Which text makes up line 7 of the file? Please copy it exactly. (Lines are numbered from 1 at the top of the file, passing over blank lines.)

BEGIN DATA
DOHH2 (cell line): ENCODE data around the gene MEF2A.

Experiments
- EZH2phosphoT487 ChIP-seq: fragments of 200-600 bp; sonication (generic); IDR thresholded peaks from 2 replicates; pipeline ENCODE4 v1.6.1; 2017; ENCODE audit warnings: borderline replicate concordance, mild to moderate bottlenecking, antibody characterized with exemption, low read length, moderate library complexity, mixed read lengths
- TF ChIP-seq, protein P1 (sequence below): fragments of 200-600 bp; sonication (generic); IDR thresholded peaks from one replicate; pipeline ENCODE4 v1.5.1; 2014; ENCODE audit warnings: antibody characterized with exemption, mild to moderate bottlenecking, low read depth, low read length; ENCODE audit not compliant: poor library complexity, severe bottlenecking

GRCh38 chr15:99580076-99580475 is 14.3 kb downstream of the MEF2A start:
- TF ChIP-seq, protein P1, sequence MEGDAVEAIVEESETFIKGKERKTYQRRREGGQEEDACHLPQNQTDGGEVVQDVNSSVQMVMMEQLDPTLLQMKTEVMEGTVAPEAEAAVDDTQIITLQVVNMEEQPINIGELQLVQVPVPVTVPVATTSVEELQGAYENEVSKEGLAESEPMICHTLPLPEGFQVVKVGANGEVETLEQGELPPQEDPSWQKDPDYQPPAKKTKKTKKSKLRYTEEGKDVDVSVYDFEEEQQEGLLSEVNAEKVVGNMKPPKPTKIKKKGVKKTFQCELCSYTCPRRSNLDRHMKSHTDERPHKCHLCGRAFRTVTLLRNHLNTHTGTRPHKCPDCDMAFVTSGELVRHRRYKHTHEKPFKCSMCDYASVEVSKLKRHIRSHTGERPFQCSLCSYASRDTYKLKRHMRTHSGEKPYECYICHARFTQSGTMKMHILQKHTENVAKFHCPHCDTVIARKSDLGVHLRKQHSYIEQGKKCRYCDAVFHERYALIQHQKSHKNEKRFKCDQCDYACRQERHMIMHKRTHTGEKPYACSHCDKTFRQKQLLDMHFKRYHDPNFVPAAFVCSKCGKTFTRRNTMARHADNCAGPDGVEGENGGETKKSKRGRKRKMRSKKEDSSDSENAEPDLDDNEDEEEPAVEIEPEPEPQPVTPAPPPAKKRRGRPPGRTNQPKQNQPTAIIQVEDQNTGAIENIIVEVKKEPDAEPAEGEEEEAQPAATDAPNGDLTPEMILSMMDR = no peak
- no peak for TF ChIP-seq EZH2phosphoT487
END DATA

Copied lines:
- no peak for TF ChIP-seq EZH2phosphoT487